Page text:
Thursday, August 02, 2012

Cessna 180G Skywagon, N4695U: Accident occurred August 01, 2012 in Kenora/Trout Lake, Ontario, Canada

NTSB Identification: CEN12WA528 
14 CFR Non-U.S., Non-Commercial
Accident occurred Wednesday, August 01, 2012 in Kenora/Trout Lake, Ontario, Canada
Aircraft: CESSNA 180G, registration: N4695U
Injuries: 2 Serious,1 Minor.

On August 1, 2012, about 1453 UTC, a Cessna 180G, US Registry N4695U collided with terrain while departing from Trout Lake, Ontario. The float-equipped airplane was substantially damaged. The pilot and one passenger were seriously injured, and one passenger sustained minor injuries. Visual meteorlogical conditions prevailed for the personal flight in the local area.

This investigation is under the jurisdiction and control of the Canadian government. Any further information may be obtained from:

Transportation Safety Board of Canada (TSB)
335-550 Century Street
Winnipeg, Manitoba R3H0Y1

Telephone: 204-983-5548
Facsimile: 204-983-8026

This report is for informational purposes only and contains only information released by, or obtained from, the Transportation Safety Board of Canada.

The scene of a plane crash near Trout Lake, north of Kenora, Ont., on Wednesday morning. The 78-year-old pilot and a 62-year-old passenger were seriously injured in the crash.
 (Submitted by Kelly Huff)

Three Minnesota residents survived when their small aircraft crashed in the bush south of Trout Lake in Northwestern Ontario, Wednesday morning, Aug. 1, 2012.

KENORA, ONT. — - Three Minnesota residents were hospitalized — two for serious injuries — after their small aircraft crashed in the bush south of Trout Lake on Wednesday morning.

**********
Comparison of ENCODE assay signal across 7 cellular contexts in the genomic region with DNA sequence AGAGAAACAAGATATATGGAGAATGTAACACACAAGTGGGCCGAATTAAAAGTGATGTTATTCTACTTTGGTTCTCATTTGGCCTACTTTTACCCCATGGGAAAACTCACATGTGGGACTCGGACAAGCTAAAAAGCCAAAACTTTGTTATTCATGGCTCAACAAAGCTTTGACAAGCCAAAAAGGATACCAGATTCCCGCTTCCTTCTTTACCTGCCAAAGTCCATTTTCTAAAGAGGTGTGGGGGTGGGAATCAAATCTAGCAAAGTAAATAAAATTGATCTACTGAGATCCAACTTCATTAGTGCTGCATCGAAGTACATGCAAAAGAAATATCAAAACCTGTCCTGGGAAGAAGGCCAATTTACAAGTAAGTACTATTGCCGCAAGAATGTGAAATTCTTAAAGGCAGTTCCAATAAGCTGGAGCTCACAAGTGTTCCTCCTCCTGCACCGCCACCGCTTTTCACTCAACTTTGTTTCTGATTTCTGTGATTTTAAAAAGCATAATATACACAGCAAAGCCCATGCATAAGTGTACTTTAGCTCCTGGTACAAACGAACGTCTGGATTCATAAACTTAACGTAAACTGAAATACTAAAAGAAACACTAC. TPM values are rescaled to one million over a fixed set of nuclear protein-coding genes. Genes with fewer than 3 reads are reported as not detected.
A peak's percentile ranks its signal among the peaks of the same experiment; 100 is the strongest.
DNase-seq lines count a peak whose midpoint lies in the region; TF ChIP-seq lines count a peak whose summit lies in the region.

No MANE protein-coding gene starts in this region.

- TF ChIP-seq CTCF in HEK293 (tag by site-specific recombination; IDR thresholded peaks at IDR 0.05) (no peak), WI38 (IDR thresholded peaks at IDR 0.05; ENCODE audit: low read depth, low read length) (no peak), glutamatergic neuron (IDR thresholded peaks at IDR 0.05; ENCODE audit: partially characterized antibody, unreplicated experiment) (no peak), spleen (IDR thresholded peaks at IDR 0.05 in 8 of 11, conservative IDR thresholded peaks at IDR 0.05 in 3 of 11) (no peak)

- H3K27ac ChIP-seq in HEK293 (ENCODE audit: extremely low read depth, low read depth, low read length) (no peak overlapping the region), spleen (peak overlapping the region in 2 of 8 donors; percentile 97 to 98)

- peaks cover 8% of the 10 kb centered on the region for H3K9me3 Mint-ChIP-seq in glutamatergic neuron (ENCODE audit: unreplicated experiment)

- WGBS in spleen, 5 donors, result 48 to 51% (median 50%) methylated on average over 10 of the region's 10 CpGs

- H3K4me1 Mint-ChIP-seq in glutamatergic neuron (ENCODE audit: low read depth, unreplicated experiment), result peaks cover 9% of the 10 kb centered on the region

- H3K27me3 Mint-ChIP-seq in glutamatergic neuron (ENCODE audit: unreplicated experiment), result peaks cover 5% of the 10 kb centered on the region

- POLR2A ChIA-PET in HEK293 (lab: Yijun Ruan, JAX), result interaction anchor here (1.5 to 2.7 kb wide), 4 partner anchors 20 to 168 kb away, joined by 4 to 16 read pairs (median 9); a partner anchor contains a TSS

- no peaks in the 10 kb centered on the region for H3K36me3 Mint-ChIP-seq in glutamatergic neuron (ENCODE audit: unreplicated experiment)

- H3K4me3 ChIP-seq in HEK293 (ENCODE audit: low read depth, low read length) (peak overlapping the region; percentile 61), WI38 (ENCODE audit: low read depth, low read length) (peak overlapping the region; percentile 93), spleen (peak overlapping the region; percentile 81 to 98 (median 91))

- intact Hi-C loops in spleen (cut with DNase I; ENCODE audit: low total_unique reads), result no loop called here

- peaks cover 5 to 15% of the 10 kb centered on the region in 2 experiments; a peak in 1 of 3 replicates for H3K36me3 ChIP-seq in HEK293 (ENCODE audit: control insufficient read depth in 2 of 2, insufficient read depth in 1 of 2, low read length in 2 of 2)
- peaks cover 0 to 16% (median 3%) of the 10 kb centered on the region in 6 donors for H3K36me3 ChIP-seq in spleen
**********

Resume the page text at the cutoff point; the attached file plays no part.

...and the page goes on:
Friends and neighbors identified the victims as longtime summer residents Art Martin, his son Jeff, and companion Linda May.

Witnesses reported the Cessna 180 float plane encountered problems shortly after takeoff. The aircraft lost power as the pilot attempted a turn to land back on the lake at the recreational cottage area, about 25 km north of Kenora. The plane went down in trees in a rocky area several hundred feet offshore.

Summer resident Kelly Huff from Winnipeg was sitting on the deck of the family cottage when he heard the aircraft take off.

“The engine stopped and I heard a violent ‘thrashing’ as the plane went down in trees on the other side of the lake,” Huff recalled.

Neighbours Larry Ingram of Calgary and Jason Guard of Winnipeg jumped in a boat and crossed the lake to investigate. Huff and another resident followed in a second boat.

Ingram said the rescuers could hear calls for help as they made their way through the rugged and rocky terrain to the crash site. Jeff Martin seemed dazed but otherwise uninjured apart from some scratches.

May was extracted from the cabin with possible fractures to her arm and collarbone, and back injuries.

“The plane clipped a tree and it looked like it was going to fall so we slid her out of there,” Ingram said.

Huff returned to the north side of the lake — where the cellphone signal is stronger — to call emergency services and ferry a team of four first responders to the crash site.

Art Martin appeared to be the most seriously hurt. The pilot was trapped with his arm pinned beneath the fuselage.

“Jason and I went under the plane and lifted it with our legs, freeing his arm,” Ingram said.

Ingram said Martin appeared to have suffered a fractured arm and a piece of plexiglass was removed from his abdomen before he was pulled from the wreckage.

Summer resident Laurie Bush, a longtime friend and neighbour for the past 30 years, said Martin, believed to be in his mid-70s, has been a pilot since the early 1960s.

“He was hurt and pretty sore,” Bush commented. “But they were lucky to have missed a rock cliff just a few feet in front of the plane.”

Art Martin was taken to helicopter by ambulance, while the other two victims were transported by ambulance to Lake of the Woods District Hospital.

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